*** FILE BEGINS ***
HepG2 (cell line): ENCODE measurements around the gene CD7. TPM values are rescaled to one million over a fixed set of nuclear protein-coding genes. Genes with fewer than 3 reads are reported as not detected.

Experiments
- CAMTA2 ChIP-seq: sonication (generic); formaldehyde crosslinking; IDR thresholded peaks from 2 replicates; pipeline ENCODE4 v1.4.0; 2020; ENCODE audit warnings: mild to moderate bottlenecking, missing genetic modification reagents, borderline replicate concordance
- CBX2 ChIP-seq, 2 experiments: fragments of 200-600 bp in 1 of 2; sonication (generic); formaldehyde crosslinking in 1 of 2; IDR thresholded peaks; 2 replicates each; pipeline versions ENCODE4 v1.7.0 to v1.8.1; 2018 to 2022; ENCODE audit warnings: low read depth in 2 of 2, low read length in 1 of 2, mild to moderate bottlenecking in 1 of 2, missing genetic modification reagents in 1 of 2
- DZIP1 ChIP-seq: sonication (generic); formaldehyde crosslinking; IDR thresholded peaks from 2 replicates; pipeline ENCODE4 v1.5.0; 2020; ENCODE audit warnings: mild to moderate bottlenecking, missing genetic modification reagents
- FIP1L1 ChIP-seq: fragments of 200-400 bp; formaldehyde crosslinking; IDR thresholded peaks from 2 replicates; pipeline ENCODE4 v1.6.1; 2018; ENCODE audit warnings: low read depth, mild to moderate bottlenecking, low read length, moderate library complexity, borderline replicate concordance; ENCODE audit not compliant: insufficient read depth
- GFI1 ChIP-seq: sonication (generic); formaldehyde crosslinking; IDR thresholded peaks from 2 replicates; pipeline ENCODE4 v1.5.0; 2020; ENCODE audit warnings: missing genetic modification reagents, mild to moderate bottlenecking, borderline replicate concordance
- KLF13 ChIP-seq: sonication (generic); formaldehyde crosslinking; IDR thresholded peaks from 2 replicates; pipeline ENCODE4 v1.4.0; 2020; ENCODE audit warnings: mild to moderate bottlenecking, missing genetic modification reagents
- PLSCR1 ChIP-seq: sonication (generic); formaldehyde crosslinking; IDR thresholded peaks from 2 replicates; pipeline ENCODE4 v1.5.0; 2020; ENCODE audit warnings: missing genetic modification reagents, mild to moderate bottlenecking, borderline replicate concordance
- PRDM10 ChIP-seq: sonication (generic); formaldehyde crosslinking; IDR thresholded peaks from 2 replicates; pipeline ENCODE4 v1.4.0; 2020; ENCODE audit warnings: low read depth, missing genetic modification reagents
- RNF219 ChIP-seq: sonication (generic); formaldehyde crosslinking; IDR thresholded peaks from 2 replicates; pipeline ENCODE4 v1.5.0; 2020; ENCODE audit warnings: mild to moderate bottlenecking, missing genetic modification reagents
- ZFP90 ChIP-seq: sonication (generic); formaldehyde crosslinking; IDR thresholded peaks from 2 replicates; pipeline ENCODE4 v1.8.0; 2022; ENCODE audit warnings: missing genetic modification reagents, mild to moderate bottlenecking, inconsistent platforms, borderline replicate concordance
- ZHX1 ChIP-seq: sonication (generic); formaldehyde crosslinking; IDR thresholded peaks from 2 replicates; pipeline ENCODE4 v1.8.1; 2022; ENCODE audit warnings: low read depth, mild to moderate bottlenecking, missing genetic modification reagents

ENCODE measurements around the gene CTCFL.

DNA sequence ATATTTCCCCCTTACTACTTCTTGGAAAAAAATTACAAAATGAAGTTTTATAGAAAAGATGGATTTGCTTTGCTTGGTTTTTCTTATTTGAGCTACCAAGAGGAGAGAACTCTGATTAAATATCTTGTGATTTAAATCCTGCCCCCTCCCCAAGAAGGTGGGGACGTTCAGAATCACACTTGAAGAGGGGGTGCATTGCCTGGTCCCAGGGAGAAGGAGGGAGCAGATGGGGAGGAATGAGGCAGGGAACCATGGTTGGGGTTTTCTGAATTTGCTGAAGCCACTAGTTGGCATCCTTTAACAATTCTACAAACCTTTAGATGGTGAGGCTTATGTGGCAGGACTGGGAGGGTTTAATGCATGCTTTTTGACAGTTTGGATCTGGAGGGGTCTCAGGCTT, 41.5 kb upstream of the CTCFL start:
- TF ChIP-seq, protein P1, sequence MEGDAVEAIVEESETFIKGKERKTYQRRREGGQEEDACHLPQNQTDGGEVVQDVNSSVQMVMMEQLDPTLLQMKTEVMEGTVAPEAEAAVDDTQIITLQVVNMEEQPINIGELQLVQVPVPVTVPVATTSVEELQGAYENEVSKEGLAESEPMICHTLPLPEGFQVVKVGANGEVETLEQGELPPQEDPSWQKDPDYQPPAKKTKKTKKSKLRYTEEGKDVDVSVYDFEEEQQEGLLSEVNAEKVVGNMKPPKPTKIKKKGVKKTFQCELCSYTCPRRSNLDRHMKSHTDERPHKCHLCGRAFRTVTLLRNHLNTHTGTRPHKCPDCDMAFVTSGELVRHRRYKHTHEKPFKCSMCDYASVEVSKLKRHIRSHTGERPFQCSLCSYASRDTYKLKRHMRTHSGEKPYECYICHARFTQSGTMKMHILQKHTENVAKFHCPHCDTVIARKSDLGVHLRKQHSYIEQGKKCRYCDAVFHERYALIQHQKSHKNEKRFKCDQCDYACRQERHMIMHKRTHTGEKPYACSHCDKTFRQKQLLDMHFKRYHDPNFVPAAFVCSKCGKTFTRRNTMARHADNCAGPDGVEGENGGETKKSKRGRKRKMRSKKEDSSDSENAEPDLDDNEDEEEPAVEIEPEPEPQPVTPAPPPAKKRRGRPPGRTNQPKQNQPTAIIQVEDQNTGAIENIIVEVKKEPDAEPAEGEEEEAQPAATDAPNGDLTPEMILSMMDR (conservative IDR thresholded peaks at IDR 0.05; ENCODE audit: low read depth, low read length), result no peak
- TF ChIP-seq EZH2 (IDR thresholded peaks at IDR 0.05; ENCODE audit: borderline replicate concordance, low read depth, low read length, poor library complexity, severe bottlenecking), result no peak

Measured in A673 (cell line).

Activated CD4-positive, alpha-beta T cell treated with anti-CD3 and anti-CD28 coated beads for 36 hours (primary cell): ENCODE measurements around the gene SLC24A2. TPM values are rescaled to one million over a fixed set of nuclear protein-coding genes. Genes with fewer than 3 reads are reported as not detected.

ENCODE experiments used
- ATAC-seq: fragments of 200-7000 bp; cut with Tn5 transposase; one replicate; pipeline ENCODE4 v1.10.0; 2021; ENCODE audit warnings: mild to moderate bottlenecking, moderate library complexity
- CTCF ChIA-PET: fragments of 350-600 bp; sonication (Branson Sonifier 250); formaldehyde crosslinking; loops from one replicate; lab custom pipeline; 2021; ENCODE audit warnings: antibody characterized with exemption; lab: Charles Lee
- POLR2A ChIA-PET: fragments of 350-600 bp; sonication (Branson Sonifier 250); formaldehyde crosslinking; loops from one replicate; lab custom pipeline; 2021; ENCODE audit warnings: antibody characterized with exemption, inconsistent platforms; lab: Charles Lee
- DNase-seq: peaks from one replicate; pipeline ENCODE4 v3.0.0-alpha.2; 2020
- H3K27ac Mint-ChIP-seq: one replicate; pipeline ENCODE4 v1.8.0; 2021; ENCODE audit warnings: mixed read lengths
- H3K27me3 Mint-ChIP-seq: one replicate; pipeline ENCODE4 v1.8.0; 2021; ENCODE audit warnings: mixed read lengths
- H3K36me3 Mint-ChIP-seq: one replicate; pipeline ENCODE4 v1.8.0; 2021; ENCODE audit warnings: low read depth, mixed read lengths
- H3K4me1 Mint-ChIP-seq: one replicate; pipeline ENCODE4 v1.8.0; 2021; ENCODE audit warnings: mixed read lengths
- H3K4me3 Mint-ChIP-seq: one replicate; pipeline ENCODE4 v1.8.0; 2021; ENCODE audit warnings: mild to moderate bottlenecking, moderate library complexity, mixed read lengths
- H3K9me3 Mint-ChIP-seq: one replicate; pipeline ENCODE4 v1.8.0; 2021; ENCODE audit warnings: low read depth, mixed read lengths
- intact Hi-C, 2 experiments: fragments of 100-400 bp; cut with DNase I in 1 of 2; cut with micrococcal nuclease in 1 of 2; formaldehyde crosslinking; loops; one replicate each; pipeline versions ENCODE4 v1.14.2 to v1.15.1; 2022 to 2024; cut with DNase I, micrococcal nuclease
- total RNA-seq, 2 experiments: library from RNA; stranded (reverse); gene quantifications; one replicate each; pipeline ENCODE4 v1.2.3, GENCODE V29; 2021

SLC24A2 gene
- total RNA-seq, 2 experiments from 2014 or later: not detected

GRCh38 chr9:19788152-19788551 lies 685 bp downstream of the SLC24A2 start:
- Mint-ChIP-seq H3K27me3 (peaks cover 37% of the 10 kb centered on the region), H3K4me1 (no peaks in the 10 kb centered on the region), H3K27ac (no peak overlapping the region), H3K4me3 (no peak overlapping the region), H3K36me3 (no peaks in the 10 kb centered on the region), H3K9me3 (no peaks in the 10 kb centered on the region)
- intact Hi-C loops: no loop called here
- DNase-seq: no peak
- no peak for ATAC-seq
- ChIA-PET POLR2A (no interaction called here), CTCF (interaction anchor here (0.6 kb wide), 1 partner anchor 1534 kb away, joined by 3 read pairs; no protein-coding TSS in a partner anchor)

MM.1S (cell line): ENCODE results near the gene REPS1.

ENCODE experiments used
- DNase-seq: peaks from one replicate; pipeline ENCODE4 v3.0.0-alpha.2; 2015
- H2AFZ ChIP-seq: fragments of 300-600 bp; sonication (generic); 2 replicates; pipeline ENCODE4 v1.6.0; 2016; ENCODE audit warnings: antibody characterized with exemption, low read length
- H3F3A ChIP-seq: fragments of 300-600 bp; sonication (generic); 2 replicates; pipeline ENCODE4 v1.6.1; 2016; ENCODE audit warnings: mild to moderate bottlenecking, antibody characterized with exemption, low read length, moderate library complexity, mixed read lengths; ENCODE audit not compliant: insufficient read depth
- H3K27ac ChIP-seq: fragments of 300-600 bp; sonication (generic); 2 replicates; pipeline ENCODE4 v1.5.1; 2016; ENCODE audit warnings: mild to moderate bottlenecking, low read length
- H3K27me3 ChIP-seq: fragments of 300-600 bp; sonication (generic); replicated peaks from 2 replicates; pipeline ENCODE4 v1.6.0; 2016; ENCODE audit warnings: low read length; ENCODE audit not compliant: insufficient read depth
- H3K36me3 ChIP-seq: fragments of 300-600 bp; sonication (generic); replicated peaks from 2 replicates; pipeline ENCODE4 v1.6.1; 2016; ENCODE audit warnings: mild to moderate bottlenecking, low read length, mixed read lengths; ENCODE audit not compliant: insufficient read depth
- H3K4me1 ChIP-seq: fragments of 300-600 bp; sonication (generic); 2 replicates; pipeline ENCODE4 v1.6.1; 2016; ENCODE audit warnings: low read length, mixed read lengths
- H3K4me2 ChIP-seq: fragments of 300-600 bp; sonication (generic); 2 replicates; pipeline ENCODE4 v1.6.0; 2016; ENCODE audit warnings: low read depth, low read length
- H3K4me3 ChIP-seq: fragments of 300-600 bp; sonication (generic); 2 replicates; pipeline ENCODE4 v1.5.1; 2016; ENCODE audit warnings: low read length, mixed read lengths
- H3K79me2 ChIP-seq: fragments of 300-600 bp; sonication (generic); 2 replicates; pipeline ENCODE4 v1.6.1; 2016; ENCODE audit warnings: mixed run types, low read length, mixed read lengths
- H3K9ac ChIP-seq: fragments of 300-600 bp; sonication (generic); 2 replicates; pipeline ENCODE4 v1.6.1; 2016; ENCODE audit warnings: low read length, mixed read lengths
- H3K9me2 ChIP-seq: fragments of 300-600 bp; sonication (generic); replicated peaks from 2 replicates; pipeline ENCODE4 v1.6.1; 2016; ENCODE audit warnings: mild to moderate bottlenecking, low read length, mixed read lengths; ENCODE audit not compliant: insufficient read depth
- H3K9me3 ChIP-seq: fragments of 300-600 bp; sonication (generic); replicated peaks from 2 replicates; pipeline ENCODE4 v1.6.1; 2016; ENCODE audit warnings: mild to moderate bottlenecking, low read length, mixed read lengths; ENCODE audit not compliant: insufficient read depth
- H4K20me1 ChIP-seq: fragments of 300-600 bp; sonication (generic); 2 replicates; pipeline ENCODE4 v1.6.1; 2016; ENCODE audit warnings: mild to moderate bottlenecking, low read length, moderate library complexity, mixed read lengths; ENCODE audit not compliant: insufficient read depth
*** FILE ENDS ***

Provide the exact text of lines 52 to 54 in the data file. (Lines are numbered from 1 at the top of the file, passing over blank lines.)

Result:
- H3K79me2 ChIP-seq: fragments of 300-600 bp; sonication (generic); 2 replicates; pipeline ENCODE4 v1.6.1; 2016; ENCODE audit warnings: mixed run types, low read length, mixed read lengths
- H3K9ac ChIP-seq: fragments of 300-600 bp; sonication (generic); 2 replicates; pipeline ENCODE4 v1.6.1; 2016; ENCODE audit warnings: low read length, mixed read lengths
- H3K9me2 ChIP-seq: fragments of 300-600 bp; sonication (generic); replicated peaks from 2 replicates; pipeline ENCODE4 v1.6.1; 2016; ENCODE audit warnings: mild to moderate bottlenecking, low read length, mixed read lengths; ENCODE audit not compliant: insufficient read depth